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The New Year energizes us to plan for success in the coming months. To increase the odds of meeting your business goals, we suggest taking a quick inventory of legal risks and brainstorming corrective actions for 2023. While important, legal risks may not seem urgent until a related problem impacts your business (i.e., you are subject to litigation, a business dispute erupts over unclear contract terms, an insurer or Medicare Administrative Contractor notifies you of billing/coding problems, or an employee makes a claim). Once present, legal risks can take a significant amount of time, expense, and energy to resolve that could be spent elsewhere in your business. We recommend taking a few minutes today to ask yourself the following questions:

  1. What Caused Problems in 2022? Often, past problems are the best predictor of future issues. What caused issues that you did not expect, or did not expect would take so much time and energy to resolve, in 2022? For example, did you spend more time and energy than you expected dealing with employee complaints or claims? If so, consider what might have prevented or reduced those issues, like updating employee contracts, updating your employee handbook, or changing the way that you communicate around key business decisions that impact your employees.
  2. What’s on Deck for 2023? Revisit your business plan for the coming year and ask if any steps require legal compliance or input. For example, are you considering a strategic transaction involving the sale of your business or a new third-party relationship? If so, that will require additional planning and effort beyond the hard work that you devote to running your business already. If you’re contemplating a transaction involving a California-based business, it’s worth noting that, effective April 1, 2024, the California Health Care Quality and Affordability Act (HCQAA) will impose new regulatory notice and approval requirements for health care entities that may substantially delay or preclude certain transactions. To the extent contemplated transactions can be completed prior to that date, it would behoove you to make every effort to do so. It is worth reaching out to counsel on a preliminary basis to talk about those plans and see what pieces of the puzzle you may be able to work on in advance. Anything you can tackle early will make the transaction process more manageable for you and your staff later on.
  3. What’s Lurking? We all have concerns that need to be addressed but continually get postponed to a later date. Think about that home-improvement project you know needs to get done, but never makes the top of your weekend to-do list. Your business has those latent legal concerns too. Often, these tasks are important, but do not seem urgent. For example, are you a corporation that has out-of-date bylaws or missing records, or that has not had a board or shareholder meeting in recent memory? Having up-to-date corporate records matters for tax purposes (i.e., satisfying an s-corporation election), preserving limited liability protections, and reducing legal risks related to corporate decision-making and ownership. Calendaring reminders for things like annual meetings and a review of the document retention policy are simple ways to stay up-to-date.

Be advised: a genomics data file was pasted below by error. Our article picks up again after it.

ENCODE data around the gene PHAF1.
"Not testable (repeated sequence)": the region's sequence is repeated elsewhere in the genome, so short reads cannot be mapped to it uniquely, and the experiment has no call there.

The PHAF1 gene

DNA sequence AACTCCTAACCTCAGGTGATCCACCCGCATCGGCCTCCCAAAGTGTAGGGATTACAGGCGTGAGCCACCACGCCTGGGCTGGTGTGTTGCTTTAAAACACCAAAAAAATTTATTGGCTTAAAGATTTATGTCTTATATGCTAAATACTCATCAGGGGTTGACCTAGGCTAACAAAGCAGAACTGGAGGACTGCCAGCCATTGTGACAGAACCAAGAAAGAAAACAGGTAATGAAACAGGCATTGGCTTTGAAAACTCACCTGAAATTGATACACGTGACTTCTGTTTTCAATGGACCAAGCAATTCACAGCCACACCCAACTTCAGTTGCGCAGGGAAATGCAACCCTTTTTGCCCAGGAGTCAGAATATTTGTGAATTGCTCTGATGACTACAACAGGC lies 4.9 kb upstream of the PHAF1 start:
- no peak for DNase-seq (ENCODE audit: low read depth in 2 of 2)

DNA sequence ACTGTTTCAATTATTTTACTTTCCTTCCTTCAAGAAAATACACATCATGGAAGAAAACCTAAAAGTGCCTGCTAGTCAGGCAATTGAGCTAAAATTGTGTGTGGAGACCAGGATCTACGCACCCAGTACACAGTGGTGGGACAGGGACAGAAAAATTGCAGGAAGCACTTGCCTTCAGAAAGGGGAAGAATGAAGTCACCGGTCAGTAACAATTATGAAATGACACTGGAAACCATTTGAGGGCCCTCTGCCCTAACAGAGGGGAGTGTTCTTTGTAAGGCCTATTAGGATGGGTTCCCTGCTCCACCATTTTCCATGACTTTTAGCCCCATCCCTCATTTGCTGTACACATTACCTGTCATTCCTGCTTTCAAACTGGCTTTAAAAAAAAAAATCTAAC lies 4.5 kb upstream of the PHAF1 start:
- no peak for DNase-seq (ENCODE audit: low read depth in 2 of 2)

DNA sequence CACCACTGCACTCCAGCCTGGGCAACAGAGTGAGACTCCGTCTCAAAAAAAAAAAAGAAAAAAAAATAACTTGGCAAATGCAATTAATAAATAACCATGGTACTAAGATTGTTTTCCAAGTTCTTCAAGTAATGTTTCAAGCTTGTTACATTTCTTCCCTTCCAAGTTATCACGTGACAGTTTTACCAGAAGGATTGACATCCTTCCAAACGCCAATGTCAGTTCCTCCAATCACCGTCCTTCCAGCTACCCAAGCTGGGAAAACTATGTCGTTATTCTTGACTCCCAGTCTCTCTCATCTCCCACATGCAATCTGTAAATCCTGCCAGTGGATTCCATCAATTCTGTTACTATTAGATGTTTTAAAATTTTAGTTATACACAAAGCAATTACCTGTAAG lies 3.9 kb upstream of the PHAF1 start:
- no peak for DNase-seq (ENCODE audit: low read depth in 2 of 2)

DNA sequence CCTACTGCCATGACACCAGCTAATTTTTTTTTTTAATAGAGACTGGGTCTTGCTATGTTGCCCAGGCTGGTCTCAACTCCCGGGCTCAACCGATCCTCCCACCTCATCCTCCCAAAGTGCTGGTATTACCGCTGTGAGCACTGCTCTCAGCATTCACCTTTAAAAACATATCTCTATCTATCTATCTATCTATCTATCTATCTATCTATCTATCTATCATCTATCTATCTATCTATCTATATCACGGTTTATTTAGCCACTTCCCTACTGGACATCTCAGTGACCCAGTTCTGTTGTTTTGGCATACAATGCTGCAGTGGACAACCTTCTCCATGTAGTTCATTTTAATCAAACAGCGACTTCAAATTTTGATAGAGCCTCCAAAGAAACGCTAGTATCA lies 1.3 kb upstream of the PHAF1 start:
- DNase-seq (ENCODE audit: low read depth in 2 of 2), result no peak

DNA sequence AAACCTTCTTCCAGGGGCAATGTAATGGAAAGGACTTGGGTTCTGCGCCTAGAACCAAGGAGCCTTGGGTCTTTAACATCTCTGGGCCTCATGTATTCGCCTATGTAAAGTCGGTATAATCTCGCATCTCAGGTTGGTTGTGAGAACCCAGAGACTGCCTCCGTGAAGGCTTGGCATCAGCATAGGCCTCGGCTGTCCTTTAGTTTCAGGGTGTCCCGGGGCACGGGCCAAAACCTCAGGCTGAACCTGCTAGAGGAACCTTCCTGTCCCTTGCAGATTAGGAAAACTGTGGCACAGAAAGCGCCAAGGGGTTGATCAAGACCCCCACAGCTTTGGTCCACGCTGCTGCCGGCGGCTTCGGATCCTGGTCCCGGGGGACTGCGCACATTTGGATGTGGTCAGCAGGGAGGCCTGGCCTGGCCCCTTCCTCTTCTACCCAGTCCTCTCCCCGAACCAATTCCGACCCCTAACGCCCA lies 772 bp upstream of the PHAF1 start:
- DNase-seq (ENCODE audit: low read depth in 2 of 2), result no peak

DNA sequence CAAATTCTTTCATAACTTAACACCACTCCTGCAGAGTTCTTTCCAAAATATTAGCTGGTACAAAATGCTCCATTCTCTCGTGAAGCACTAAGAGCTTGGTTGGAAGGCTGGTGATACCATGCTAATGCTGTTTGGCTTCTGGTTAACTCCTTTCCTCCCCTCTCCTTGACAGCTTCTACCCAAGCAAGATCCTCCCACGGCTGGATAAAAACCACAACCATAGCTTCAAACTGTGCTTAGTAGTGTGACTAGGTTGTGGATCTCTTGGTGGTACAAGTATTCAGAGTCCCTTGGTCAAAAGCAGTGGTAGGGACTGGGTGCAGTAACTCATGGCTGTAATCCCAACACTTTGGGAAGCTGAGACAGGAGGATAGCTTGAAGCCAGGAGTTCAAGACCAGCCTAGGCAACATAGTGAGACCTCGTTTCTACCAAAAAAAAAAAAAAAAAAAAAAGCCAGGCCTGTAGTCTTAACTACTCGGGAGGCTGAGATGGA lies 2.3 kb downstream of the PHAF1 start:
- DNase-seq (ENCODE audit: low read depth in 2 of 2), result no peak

4. What New Laws May Impact Operations? Doing what you can to stay informed of new legal developments that impact your business is time well spent. Often, taking steps to comply with regulatory changes does not take substantial time and allows you to prevent potential confusion and problems down the road. For example, the California Privacy Rights Act (CPRA) went into effect on January 1, 2023 and applies to “consumer information” (including employee data but not including medical records) maintained by businesses operating in California with over $25 million in gross revenues per year. The CPRA requires that businesses inform employees about the time period for which they will retain employee data at the time it is collected. Meeting the new CPRA requirements will involve revisiting or implementing a document retention policy, and also updating your business’s privacy policy.

As you plan for 2023, carving out a few minutes for legal issues will help you reduce risk, avoid unexpected problems, and preserve time to focus on critical financial and operational issues in your business. Often, being well-organized, reflecting on past concerns and thinking ahead about creative solutions is all it takes to reduce legal risks, as well as your time and cost spent dealing with them. We believe this approach is achievable and easy to fit into your goal-setting process for 2023. Good luck!